So, as has been previously stated here, and as is documented in section 5 of the journald.conf man page (install man-db, run 'man 5 journald.conf'), journald will, by default, limit the journals' disk allocation to either a maximum of 10% of available disk space, or to the absolute size of 4GB, whichever is lower.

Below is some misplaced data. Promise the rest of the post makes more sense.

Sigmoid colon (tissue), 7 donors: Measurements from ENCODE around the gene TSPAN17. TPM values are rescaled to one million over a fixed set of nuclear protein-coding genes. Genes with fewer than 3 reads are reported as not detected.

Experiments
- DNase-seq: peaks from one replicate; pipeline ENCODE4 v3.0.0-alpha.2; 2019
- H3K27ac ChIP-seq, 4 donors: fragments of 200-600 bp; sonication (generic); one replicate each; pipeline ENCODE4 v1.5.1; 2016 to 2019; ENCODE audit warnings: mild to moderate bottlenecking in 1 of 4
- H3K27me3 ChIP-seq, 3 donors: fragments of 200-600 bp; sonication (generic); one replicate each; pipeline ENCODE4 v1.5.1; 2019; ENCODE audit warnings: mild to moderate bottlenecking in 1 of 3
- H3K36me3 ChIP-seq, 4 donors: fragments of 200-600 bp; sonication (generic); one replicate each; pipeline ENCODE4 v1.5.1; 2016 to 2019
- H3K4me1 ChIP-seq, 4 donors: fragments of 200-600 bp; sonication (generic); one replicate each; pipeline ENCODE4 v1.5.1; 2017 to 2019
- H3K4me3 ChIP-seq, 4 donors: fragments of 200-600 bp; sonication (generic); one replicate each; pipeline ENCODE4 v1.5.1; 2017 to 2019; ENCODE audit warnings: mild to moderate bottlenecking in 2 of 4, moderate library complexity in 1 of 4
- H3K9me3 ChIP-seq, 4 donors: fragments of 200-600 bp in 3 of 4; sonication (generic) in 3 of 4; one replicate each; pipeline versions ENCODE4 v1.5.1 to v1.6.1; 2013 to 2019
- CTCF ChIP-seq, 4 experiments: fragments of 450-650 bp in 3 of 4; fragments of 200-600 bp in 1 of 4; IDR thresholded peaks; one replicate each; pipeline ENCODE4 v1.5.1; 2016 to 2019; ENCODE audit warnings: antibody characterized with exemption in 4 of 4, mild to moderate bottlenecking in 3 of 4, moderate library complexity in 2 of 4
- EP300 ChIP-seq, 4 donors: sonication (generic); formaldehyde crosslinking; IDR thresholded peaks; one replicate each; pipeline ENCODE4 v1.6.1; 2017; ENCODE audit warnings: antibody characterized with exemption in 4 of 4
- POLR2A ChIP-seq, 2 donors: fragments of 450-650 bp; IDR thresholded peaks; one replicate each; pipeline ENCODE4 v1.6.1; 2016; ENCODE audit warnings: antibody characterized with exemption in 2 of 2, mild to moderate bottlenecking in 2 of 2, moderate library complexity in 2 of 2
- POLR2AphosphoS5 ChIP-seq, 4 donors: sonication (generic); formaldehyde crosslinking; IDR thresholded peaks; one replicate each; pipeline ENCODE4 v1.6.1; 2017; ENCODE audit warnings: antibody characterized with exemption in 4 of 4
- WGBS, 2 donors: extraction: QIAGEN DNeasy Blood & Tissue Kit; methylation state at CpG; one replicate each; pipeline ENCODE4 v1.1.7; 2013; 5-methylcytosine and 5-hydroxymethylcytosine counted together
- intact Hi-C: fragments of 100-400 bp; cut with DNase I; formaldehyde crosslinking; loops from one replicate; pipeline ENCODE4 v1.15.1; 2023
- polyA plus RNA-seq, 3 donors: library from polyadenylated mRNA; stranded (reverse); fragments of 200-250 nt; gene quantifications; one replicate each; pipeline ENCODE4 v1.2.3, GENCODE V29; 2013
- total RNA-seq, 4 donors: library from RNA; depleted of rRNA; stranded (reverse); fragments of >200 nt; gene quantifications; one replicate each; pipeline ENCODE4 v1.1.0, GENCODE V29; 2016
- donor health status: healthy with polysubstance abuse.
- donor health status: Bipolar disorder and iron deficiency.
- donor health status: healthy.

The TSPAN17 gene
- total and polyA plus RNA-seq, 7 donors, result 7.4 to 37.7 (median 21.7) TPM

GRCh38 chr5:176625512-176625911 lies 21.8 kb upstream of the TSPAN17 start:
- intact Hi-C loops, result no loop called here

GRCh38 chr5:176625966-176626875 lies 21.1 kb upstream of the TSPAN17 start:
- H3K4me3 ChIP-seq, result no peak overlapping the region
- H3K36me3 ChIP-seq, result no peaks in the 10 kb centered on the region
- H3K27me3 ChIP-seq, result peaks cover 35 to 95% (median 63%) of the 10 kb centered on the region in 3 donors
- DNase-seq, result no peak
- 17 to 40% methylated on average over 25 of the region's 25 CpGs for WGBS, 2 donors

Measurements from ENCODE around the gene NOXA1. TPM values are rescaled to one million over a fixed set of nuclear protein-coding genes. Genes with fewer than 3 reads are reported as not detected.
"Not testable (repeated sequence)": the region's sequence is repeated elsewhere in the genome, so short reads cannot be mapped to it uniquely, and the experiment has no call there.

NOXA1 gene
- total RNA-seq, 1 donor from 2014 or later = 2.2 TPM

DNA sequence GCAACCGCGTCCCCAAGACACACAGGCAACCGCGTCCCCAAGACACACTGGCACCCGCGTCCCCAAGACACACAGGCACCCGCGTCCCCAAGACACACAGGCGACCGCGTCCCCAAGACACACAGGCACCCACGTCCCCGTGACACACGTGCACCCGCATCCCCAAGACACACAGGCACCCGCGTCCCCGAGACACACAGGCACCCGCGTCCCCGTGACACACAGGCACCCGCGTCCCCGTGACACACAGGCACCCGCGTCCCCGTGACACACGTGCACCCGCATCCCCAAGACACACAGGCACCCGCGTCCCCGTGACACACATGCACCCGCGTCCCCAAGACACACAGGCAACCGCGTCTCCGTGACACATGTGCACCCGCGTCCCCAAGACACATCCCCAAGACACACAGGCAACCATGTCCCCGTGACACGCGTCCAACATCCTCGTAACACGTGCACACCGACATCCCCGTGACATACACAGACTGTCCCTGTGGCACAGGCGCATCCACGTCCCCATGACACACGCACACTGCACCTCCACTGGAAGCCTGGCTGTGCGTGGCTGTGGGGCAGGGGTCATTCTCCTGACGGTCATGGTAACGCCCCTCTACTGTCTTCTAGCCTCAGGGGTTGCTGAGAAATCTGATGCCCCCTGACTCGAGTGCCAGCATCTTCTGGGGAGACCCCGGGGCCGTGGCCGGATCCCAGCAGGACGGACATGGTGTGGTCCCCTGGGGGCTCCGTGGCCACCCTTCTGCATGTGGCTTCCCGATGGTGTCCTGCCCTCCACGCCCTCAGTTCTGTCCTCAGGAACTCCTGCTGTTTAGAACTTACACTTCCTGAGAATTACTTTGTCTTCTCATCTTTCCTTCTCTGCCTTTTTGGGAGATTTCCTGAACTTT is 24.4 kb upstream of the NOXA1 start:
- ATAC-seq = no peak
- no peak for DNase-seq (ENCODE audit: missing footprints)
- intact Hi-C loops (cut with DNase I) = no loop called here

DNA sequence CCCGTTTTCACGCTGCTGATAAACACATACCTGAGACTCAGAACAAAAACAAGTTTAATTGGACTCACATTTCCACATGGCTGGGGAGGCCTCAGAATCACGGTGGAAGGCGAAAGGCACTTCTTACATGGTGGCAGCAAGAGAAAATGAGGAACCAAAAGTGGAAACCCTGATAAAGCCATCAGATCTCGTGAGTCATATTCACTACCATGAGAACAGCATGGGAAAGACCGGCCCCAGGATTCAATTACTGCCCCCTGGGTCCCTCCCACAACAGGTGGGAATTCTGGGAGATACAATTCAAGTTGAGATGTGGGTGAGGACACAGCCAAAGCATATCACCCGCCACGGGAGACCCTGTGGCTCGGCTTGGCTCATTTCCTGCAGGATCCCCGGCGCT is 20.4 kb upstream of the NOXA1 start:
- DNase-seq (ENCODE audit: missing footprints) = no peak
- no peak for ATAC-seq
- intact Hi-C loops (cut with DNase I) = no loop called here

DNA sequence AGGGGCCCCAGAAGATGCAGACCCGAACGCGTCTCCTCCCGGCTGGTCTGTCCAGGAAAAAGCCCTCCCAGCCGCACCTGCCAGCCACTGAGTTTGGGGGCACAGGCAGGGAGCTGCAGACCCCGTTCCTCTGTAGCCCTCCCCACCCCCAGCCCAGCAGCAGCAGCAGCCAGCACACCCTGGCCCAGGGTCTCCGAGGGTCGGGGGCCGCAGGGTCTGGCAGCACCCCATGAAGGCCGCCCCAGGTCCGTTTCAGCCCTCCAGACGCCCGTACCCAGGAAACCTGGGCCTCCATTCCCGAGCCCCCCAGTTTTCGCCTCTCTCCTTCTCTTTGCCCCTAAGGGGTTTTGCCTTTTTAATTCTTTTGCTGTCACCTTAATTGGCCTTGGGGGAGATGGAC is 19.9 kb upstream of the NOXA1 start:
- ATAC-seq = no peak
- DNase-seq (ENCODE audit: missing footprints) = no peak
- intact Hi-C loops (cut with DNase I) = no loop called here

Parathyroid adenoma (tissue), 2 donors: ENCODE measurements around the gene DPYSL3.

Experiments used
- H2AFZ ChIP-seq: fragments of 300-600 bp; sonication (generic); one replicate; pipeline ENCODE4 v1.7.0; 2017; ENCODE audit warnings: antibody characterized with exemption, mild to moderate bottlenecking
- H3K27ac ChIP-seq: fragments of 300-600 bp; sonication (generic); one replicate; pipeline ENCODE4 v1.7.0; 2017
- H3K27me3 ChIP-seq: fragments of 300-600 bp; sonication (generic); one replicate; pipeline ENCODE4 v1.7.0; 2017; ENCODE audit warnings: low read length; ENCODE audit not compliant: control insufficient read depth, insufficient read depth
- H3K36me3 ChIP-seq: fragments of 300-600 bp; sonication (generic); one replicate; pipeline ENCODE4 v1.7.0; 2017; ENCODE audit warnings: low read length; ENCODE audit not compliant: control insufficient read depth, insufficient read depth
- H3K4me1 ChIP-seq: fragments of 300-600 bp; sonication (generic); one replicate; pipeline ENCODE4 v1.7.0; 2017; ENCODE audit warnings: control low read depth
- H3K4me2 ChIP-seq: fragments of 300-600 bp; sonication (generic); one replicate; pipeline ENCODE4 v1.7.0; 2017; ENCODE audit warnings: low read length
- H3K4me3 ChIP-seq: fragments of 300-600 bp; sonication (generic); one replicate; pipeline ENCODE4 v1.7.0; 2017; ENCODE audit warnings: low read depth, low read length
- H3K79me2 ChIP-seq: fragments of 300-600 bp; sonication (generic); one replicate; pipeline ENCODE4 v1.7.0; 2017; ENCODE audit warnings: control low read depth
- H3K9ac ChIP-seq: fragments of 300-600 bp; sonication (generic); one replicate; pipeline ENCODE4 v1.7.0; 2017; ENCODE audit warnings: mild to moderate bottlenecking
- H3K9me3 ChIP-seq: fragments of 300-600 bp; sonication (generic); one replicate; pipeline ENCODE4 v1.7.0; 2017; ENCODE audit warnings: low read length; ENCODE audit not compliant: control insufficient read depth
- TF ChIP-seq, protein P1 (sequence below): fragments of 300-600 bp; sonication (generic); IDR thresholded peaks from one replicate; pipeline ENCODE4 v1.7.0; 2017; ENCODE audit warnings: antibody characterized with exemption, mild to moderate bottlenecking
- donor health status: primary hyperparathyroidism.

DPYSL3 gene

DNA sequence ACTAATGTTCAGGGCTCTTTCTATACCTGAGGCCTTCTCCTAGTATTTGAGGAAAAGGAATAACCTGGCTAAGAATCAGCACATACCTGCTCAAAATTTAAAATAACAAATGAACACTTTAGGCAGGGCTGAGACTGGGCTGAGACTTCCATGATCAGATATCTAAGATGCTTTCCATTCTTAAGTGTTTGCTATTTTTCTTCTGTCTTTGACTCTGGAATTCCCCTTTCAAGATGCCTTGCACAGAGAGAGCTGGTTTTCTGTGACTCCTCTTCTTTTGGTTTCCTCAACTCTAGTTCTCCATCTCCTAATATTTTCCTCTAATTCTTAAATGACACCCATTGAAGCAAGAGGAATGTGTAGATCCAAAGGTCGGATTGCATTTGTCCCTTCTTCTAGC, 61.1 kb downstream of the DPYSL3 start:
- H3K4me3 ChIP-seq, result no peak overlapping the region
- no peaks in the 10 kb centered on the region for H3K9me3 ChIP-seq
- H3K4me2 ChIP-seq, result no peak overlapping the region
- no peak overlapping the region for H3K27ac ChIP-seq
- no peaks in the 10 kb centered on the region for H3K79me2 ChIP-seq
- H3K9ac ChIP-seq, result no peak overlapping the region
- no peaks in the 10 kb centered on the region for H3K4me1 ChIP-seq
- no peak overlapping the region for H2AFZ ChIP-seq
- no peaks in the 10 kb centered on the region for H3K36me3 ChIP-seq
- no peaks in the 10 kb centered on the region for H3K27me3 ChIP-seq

Example 1: You have a 120 GB disk, 70 GB are in use, leaving 50 GB. 10% of 50 GB are 5 GB, but the absolute value of 4 GB is lower, so journald will at most take 4 GB storage on this system (and dynamically less, if the disk grows fuller). Example 2: You have a 20 GB disk, 12 GB are in use, leaving 8 GB. 10% of 8 GB are 800 MB, which is less than 4 GB, so journald will at most take 800 MB storage on this system (and dynamically more or less, if disk allocation changes). Benjamin is now reporting 4.1 GB allocated, which is more than 4 GB, and with the details above, this is unexpected. What could be the reason? These limits are applied both when journald starts, and when vacuuming takes place. So if Benjamins' logs have grown by 100 MB since journald started, this can easily explain this situation. They will be reduced to 4 GB (or less, if the disk runs full) again next time vacuuming takes place (such as when journald is restarted). So unless these limits are considered a problem (why? disk space is cheap, and you can modify them as needed if you're on a special (embedded?) platform), I don't see a problem here. -- You received this bug notification because you are a member of Ubuntu Touch seeded packages, which is subscribed to systemd in Ubuntu. https://bugs.launchpad.net/bugs/1790205 Title: systemd journals take up a lot of space, and it's not obvious how much is used, and what the upper limit is. Status in systemd: New Status in systemd package in Ubuntu: Confirmed Bug description: After running Bionic for 3 months, I had 2.6 GB of journals. I would not expect from a normal desktop user that they should have to run commands like `sudo journalctl --vacuum-time=10d`. I would nominate this command as a sane default to have running at each reboot to ensure that logs do not exceed 500 MB: sudo journalctl --vacuum-size=500M Supposedly, a server should by default retain more logs, so perhaps this should be implemented through a configuration package "systemd- configuration-desktop" as a dependency of the ubuntu-desktop meta package? ..... as it turns out, it's hard to see how much disk space is used, and what the upper limit is, even when it is set and respected by default. To manage notifications about this bug go to: https://bugs.launchpad.net/systemd/+bug/1790205/+subscriptions -- Mailing list: https://launchpad.net/~touch-packages Post to : email@example.com Unsubscribe : https://launchpad.net/~touch-packages More help : https://help.launchpad.net/ListHelp